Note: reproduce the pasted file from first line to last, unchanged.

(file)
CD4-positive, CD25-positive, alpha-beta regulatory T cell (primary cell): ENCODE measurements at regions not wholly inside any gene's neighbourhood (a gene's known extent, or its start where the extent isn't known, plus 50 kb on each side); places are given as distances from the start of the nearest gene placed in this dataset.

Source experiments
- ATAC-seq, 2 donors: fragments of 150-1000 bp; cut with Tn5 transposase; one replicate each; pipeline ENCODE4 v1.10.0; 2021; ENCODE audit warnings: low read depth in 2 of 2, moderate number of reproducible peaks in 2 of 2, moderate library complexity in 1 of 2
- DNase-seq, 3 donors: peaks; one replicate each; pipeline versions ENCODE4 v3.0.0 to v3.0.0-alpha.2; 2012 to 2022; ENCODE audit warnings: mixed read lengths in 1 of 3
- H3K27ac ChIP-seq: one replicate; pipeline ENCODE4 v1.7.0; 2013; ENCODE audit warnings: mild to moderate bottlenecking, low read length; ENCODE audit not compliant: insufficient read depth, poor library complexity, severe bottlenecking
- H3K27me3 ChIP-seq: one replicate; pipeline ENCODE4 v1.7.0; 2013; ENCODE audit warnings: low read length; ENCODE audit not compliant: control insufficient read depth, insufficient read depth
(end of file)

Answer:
CD4-positive, CD25-positive, alpha-beta regulatory T cell (primary cell): ENCODE measurements at regions not wholly inside any gene's neighbourhood (a gene's known extent, or its start where the extent isn't known, plus 50 kb on each side); places are given as distances from the start of the nearest gene placed in this dataset.

Source experiments
- ATAC-seq, 2 donors: fragments of 150-1000 bp; cut with Tn5 transposase; one replicate each; pipeline ENCODE4 v1.10.0; 2021; ENCODE audit warnings: low read depth in 2 of 2, moderate number of reproducible peaks in 2 of 2, moderate library complexity in 1 of 2
- DNase-seq, 3 donors: peaks; one replicate each; pipeline versions ENCODE4 v3.0.0 to v3.0.0-alpha.2; 2012 to 2022; ENCODE audit warnings: mixed read lengths in 1 of 3
- H3K27ac ChIP-seq: one replicate; pipeline ENCODE4 v1.7.0; 2013; ENCODE audit warnings: mild to moderate bottlenecking, low read length; ENCODE audit not compliant: insufficient read depth, poor library complexity, severe bottlenecking
- H3K27me3 ChIP-seq: one replicate; pipeline ENCODE4 v1.7.0; 2013; ENCODE audit warnings: low read length; ENCODE audit not compliant: control insufficient read depth, insufficient read depth